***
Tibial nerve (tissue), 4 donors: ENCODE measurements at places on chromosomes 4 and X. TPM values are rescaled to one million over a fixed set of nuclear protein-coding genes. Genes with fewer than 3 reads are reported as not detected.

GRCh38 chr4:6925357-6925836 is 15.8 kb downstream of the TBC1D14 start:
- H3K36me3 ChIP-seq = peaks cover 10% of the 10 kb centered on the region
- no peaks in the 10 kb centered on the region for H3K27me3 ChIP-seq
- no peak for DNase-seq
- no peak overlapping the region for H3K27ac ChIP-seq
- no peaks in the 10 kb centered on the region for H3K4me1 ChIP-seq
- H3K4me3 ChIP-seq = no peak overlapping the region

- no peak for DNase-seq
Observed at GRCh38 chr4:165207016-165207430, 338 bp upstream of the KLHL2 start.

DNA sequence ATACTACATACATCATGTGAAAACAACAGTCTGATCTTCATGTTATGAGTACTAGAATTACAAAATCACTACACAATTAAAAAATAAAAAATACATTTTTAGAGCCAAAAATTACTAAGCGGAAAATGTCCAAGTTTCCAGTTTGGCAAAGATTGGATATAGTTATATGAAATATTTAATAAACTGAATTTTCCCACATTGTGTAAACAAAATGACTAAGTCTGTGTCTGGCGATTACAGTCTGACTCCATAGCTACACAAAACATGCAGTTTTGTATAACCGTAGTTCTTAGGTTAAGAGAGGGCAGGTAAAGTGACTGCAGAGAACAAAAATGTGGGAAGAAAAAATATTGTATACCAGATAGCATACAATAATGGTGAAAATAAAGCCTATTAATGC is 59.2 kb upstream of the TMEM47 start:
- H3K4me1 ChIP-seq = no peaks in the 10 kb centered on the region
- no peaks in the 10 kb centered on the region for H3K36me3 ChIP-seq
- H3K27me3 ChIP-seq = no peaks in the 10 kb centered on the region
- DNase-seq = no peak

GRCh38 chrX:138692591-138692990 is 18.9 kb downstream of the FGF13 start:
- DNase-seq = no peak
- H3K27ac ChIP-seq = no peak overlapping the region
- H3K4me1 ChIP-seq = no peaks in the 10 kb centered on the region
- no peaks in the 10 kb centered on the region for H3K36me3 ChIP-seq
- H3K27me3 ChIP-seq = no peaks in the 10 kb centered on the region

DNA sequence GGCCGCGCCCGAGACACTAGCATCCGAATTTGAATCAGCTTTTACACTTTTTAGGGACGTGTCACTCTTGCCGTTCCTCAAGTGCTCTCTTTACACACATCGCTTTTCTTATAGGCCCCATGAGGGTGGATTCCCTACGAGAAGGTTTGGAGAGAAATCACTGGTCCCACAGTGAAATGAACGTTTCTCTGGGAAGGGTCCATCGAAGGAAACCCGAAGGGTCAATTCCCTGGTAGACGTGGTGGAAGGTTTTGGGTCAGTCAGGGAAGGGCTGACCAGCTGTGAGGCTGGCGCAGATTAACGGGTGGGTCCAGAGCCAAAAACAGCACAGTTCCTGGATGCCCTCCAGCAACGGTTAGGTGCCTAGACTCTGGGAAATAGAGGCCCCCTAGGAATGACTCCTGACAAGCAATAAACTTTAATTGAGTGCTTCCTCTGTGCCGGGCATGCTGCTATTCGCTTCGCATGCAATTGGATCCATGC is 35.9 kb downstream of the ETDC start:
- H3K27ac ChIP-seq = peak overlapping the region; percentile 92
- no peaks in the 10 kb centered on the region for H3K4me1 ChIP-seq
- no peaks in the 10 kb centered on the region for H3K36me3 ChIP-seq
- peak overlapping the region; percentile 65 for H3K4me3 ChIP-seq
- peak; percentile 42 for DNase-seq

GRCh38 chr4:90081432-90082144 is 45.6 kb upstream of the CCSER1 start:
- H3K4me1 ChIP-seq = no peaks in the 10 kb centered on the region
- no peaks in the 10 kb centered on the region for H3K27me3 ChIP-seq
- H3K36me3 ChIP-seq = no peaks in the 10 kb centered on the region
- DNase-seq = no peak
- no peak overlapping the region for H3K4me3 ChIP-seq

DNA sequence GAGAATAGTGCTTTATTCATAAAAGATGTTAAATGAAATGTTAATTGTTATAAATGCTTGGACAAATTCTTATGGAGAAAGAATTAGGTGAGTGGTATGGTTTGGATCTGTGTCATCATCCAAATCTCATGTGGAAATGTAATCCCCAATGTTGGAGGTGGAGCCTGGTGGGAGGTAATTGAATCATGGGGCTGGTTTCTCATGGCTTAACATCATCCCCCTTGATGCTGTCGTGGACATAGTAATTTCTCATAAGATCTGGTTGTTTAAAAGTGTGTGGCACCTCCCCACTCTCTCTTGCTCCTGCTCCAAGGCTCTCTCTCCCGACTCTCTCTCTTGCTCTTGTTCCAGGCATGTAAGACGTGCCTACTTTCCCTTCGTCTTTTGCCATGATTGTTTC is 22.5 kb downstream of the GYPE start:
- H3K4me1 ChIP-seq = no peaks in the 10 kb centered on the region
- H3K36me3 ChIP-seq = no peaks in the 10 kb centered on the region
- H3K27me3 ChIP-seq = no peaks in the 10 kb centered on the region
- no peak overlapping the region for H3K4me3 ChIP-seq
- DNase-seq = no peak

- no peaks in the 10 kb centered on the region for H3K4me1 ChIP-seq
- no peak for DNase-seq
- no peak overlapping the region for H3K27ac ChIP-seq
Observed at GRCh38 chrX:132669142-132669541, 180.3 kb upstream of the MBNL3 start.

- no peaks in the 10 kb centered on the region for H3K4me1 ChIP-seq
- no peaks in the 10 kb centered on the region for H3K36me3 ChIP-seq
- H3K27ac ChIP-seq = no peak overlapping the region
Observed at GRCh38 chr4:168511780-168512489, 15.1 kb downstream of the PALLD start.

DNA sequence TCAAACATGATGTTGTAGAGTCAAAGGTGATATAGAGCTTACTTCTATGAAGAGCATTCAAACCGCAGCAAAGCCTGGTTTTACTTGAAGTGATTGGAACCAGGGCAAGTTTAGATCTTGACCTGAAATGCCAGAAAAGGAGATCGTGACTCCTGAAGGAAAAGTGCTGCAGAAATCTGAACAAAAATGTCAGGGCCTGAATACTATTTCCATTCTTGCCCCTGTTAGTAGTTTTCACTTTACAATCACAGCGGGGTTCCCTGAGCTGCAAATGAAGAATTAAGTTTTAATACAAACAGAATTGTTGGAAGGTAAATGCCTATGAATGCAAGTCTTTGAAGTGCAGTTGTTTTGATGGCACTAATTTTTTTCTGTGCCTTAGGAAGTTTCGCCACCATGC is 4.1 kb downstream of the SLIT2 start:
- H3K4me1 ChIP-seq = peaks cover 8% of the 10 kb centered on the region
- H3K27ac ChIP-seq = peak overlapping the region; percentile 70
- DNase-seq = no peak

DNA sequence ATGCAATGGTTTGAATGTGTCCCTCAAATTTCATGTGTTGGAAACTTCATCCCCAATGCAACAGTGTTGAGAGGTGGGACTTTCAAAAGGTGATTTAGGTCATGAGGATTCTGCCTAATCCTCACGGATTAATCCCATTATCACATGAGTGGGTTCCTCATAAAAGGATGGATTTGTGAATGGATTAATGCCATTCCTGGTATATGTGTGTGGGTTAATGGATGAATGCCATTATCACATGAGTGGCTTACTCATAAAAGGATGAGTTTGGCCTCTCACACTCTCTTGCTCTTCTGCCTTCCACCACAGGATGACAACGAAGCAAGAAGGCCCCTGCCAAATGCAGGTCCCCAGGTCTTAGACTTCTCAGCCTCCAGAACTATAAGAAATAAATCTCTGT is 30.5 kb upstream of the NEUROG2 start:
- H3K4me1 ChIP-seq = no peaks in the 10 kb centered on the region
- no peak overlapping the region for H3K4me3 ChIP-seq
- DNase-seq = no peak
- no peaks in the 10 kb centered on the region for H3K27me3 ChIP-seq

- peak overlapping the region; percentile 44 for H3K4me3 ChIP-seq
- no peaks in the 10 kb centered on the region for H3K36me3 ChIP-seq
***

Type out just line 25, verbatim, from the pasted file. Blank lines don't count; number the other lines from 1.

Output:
- no peaks in the 10 kb centered on the region for H3K36me3 ChIP-seq